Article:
Carboxyhemoglobin Caused by Smoking Nonnicotine Cigarettes
Effects in Angina Pectoris
The effects of increased carboxyhemoglobin levels caused by smoking nonnicotine cigarettes upon exercise-induced angina were investigated in 10 patients. The mean carboxyhemoglobin level after smoking eight nonnicotine cigarettes, one every 30 minutes, rose from 1.58 to 7.79%. Smoking significantly decreased the mean exercise time from the onset of exercise until the onset of angina from 109.8 to 83.5 seconds. There was significantly less of an increase in systolic blood pressure, heart rate, and product of systolic blood pressure times heart rate after exercise-induced angina after smoking compared to the nonsmoking state. Smoking nonnicotine cigarettes increased the carboxyhemoglobin level, decreasing the rate of oxygen deliverability to the myocardium, with angina developing sooner, following less cardiac work.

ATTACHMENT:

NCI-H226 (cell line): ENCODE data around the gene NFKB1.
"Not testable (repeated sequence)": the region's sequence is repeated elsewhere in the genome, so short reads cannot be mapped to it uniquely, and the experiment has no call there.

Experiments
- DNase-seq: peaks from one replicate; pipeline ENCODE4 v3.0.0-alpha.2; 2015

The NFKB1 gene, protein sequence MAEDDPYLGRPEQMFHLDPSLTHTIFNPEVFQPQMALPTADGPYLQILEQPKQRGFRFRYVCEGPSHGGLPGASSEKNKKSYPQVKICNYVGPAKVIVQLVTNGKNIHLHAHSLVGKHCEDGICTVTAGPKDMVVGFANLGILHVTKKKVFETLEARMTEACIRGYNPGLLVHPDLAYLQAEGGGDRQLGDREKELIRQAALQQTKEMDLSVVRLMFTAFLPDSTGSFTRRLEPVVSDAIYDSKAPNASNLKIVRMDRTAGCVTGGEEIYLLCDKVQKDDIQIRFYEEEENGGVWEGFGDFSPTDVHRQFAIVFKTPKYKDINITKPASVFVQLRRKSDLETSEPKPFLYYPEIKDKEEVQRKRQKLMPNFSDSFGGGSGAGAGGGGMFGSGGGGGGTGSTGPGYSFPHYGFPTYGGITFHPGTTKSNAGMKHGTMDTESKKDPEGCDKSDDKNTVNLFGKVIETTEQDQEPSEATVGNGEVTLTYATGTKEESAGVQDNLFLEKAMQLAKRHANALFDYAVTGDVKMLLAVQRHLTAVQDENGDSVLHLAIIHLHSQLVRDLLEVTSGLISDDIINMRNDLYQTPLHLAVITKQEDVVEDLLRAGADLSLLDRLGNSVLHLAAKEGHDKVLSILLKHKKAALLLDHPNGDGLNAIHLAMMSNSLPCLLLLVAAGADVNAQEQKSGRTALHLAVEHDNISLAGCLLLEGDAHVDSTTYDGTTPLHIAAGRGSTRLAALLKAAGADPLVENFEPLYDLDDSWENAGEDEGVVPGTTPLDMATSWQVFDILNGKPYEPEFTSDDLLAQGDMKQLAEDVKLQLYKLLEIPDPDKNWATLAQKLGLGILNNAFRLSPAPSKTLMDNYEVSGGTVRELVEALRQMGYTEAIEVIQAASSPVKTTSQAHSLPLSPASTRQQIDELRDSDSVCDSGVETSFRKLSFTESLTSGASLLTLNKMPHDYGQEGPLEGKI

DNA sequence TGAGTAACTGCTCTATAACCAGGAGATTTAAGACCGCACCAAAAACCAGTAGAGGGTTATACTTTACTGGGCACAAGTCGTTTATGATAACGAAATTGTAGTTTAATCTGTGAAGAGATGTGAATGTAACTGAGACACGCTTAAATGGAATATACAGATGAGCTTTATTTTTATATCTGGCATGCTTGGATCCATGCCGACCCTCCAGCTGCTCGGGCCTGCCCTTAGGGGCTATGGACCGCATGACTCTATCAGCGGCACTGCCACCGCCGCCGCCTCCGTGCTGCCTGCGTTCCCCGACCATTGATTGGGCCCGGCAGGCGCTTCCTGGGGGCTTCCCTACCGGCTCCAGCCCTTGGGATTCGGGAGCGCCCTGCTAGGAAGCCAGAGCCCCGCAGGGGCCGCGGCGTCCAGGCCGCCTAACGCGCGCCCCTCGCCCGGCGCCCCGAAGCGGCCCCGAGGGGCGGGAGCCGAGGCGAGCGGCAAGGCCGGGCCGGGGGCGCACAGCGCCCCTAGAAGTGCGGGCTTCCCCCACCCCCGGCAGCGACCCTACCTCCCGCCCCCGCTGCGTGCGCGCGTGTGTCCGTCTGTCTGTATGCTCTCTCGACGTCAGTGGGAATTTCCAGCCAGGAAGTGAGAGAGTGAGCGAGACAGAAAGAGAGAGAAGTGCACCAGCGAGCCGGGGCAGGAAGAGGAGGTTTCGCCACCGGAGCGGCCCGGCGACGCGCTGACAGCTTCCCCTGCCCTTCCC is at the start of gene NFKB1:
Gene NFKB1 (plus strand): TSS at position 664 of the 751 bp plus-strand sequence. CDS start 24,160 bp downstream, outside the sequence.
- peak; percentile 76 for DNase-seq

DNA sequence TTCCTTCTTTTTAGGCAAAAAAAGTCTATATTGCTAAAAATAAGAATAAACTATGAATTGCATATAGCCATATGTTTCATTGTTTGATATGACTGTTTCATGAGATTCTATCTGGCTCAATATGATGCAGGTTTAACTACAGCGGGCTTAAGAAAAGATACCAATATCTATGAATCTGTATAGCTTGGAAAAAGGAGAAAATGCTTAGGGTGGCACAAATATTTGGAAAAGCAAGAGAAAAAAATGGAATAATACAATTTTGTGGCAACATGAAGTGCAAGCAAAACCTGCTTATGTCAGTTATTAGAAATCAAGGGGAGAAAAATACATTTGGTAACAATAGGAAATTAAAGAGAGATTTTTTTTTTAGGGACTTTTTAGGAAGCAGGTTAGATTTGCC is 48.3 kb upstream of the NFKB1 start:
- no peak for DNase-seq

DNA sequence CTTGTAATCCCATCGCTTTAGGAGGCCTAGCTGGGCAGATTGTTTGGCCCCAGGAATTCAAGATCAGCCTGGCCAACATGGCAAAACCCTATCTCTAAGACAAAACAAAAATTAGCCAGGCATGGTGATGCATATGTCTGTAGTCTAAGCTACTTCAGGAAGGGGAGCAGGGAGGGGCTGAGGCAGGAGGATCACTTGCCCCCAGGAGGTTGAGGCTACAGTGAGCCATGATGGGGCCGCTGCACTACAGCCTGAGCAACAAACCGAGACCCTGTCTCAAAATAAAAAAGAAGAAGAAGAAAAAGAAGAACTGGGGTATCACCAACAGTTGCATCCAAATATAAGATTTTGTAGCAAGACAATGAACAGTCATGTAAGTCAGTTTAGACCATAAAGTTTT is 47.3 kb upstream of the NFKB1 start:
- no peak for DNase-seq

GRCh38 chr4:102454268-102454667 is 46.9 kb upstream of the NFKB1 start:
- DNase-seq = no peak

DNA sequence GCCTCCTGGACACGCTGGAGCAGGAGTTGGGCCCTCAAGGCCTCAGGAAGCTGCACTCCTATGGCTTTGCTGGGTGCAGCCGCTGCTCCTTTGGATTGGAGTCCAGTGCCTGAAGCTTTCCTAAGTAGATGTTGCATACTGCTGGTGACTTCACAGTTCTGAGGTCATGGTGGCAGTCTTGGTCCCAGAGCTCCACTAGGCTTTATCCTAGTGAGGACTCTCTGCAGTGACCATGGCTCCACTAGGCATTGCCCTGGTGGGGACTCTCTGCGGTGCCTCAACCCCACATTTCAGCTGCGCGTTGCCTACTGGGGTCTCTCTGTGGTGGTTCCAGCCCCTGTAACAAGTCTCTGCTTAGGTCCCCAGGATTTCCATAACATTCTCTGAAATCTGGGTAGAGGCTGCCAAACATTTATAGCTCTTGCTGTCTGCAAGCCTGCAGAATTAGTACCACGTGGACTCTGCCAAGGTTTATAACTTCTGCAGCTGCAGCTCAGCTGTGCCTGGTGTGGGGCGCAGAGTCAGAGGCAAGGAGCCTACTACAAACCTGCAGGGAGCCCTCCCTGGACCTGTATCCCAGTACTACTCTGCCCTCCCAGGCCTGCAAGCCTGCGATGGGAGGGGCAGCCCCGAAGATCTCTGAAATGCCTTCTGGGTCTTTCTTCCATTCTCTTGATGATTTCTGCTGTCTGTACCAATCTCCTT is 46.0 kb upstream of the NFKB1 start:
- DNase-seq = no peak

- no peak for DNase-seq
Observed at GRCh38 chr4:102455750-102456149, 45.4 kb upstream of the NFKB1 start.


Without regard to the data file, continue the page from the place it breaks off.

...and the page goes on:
- Received April 23, 1971.
- Accepted July 9, 1971.
- © 1971 American Heart Association, Inc.